Final Exam for English 320

 

This final exam is due Friday, December 19 by 4:00pm.  You may turn it in early if you wish, but let me know when you will be turning it in early so that I can be sure that I have your second paper graded to return to you.  I am expecting you to spend no more than 3-4 hours writing your responses.  I will be holding you to the word limits, so make sure to eliminate repetition and get right to the point as you answer the questions, making the words count. 

 

You will respond to six questions from the exam sheet, each in a short essay of 220-250 words.  These questions are worth 30 points each.  Your choice of questions themselves is worth another 20 points, bringing the total number of points on the exam to 200.  The attached rubric will give you an idea of how I will grade each of the questions and how I will grade your choice of questions.  We will go over an example together in class to prepare you further.  For each question, you will need to choose 3 authors from those provided (you may substitute one author not on the list for one of the authors on the list if you wish.)

 

 

1.  The first cluster in the anthology is "America in the European Imagination."  It contains excerpts from what Europeans said about America during early European exploration.  One way of reading the American story in these early centuries is to see American authors reacting to European traditions and authors.  In what ways can an analysis of texts by three of these authors speak to this claim?

            Columbus        Smith               Knight             Crevecoeur     Jefferson         Emerson

            Thoreau          Irving

 

2.  One of the things we discussed this semester was the place of truth in life writing.  How important is it for life writing to be factual?  Does the genre of the text affect how factual it has to be?  Use texts by three of these authors to respond.

            Sewall              Knight             Franklin          Hammon         Equiano           Douglass                     Jacobs

 

3.  Attitudes toward science and the place of superstition and the unconscious in relation to science are very complex during these centuries.  In what ways can an analysis of the place of science in the texts by three of these authors speak to conflicts concerning the use of empirical evidence to describe the world?

            Bradford          Increase or Cotton Mather                Jefferson         Franklin          Brockden Brown            Hawthorne      Poe     

 

4.  The second cluster in the anthology, "Cultural Encounters," provides excerpts that describe contact at the borders between cultures.  These descriptions of encounters can be applied to situations throughout the early centuries of American history.  Choose one of the excerpts and talk about how accurately it describes the encounters in three of the texts you choose by these authors.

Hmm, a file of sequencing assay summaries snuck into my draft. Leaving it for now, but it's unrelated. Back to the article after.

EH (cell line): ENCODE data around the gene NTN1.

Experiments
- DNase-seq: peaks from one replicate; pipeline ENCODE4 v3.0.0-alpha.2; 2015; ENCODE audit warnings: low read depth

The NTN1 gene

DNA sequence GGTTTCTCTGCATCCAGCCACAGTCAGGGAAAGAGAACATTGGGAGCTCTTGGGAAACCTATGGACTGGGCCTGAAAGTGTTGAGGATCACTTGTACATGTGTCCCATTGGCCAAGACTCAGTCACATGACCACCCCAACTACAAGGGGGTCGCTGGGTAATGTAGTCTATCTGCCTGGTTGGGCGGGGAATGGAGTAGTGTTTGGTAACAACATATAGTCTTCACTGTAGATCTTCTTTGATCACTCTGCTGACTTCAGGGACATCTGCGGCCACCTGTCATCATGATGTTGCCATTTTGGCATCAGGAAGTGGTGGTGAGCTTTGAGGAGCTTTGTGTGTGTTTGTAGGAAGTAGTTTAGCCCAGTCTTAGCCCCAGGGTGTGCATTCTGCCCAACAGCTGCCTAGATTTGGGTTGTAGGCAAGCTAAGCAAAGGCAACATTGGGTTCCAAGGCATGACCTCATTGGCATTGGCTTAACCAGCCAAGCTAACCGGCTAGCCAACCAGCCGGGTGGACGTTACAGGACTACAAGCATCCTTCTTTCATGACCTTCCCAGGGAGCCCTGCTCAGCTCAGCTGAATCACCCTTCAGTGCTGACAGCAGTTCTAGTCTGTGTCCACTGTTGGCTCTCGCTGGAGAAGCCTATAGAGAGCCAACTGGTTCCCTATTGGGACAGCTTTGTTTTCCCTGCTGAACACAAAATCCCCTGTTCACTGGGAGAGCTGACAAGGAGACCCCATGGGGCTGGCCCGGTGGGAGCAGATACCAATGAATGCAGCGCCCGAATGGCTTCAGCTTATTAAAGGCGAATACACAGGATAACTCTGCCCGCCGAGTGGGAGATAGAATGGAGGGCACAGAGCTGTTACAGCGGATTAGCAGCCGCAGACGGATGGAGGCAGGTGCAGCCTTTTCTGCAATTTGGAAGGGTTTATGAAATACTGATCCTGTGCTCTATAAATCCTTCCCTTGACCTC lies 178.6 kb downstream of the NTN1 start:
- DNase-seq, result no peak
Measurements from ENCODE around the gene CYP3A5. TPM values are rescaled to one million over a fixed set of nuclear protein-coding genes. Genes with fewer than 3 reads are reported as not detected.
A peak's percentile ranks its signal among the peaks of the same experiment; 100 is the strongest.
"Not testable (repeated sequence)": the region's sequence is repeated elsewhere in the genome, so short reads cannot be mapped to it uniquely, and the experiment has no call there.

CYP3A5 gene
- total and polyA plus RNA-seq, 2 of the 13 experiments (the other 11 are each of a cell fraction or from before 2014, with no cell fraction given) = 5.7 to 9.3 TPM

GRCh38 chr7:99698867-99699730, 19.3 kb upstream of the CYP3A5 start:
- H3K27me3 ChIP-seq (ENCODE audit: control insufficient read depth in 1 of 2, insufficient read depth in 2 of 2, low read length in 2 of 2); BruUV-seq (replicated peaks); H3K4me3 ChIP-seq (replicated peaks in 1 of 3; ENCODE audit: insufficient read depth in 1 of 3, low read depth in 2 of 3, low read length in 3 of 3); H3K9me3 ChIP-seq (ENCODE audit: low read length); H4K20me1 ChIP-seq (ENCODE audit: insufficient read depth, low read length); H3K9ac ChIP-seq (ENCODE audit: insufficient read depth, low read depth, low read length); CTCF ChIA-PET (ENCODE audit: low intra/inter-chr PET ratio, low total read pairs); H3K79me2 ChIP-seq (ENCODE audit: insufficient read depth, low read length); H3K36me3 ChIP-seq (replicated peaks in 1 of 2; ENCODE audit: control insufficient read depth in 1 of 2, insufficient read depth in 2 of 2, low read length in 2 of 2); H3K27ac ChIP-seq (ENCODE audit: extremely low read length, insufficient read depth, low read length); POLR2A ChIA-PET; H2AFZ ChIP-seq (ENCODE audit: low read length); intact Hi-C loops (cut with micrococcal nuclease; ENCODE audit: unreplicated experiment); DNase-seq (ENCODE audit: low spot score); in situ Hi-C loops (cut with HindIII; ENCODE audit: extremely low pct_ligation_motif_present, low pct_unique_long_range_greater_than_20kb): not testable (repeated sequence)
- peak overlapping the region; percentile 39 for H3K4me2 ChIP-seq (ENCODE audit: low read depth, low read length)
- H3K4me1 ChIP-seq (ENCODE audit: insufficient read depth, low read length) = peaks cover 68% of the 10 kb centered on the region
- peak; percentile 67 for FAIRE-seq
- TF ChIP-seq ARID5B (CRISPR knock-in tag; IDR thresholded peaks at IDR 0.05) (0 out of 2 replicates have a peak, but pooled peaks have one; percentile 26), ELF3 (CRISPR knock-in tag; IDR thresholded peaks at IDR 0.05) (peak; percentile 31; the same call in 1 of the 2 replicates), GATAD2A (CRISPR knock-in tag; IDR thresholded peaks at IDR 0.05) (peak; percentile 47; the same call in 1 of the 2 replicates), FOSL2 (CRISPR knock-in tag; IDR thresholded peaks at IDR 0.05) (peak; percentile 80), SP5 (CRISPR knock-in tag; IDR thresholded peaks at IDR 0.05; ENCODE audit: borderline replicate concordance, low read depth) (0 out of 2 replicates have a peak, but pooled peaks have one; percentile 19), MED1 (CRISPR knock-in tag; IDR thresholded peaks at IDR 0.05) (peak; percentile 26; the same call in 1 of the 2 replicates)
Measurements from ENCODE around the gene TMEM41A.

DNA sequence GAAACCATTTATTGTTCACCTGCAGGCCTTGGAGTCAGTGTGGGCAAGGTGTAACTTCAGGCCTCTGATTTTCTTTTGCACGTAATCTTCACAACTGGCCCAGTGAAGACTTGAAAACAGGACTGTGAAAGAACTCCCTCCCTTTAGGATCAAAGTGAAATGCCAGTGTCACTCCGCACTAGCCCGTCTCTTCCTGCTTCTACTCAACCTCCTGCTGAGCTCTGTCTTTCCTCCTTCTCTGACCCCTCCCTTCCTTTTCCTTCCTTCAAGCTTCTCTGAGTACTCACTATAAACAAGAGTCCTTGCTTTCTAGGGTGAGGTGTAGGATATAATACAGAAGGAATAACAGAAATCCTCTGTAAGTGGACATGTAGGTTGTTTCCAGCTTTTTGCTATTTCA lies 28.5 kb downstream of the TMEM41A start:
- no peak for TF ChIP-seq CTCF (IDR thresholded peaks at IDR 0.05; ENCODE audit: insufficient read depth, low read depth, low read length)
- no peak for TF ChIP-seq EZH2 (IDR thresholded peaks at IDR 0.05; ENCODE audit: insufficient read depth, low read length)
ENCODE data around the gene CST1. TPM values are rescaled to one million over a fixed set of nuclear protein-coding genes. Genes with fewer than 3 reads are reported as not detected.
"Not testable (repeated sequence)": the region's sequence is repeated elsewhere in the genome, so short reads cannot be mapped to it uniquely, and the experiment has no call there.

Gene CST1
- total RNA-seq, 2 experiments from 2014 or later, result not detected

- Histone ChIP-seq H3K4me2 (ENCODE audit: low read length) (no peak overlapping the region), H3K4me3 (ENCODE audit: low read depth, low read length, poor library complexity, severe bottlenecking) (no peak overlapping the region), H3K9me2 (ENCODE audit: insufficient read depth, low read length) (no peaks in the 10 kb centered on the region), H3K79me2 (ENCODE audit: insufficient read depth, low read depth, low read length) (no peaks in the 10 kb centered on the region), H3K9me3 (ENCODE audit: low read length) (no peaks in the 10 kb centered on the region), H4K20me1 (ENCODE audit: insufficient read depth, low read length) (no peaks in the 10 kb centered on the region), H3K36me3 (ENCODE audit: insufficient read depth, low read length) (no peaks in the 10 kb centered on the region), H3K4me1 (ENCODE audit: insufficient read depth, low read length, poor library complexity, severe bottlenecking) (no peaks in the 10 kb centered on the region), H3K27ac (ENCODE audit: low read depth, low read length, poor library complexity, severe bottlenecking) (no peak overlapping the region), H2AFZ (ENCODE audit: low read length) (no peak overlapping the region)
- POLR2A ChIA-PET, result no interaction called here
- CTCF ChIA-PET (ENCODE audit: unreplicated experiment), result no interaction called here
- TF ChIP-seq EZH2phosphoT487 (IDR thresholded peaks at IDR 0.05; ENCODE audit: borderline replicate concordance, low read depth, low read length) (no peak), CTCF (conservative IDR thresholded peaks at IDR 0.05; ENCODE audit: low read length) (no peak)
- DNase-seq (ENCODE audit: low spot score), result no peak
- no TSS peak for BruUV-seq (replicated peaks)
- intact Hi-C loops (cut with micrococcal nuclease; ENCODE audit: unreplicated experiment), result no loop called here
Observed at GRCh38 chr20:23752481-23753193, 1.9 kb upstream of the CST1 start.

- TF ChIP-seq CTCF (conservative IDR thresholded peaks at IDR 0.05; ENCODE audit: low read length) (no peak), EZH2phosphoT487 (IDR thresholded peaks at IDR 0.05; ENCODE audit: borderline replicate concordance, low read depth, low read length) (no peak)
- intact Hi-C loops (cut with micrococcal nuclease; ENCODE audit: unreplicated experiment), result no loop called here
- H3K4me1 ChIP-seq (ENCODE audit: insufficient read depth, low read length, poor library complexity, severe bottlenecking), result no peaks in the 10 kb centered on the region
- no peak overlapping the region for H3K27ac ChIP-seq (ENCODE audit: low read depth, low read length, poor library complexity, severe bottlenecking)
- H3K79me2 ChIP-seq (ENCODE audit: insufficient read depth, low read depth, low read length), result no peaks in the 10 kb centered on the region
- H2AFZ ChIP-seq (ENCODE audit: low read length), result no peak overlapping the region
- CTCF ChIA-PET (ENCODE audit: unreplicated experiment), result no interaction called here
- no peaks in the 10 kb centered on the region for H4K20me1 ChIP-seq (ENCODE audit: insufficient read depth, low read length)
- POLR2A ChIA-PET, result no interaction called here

Pueblo Revolt texts    Handsome Lake         Rowlandson    Equiano           Jefferson

            Douglass                     Melville

 

5.  Some people see the defiance of authority as a quintessential American trait.  In what ways can an analysis of texts by three of these authors speak to this claim?

            Morton            Bradstreet      Franklin          Equiano           Emerson         Thoreau          Whitman            Dickinson

 

 

 

 

6.  Several of the texts we read dealt with attitudes towards romantic love.  In what ways can an analysis of how texts by three of these authors speak to the challenges presented by romantic love and relationships during these centuries?

            John Williams             Bradstreet      Foster             Jacobs             Hawthorne

            Stoddard                      Whitman          Dickinson

 

7.  Several of the authors we read this semester used literary genres to make arguments for social change.  How effective are literary genres for thispurpose?  Choose texts by three of these authors to discuss this.

            Bradstreet      Crevecoeur     Foster             Melville          Stoddard          Whitman

 

8. We read several texts this semester that were originally oral texts – transcribed and sometimes also translated by another person.  We read others that were translations of written texts.  Studying these texts raises issues about what is being lost in (or added to) the experience of translation or transcription.  Should these texts be studied in an American literature class?  Why or why not?  Use three of these texts (or texts by these authors) in your response.

"Changing Woman and the Hero Twins"      "The Bungling Host" "Creation of the Whites"

            Sojourner Truth's speeches   Columbus        de Vaca           Champlain

 

9.  Some people see Americans as people who are fascinated with the wild and the wilderness, and indeed, the relationship of people to the wild is complex in these centuries.  In what ways can an analysis of how people interact with the wild or the wilderness in the texts by three of these authors show what the wild meant to people?  

            de Vaca           Champlain       Bradford          Crevecoeur     Thoreau          Irving

 

 

10.  The female authors we have read this semester lived in cultures where most people thought women should not write.  How did they respond in their writing to the expectations of their societies for women?  What arguments did they make for women who write?

            Sor Juana        Rowlandson    Foster             Jacobs             Stoddard          Dickinson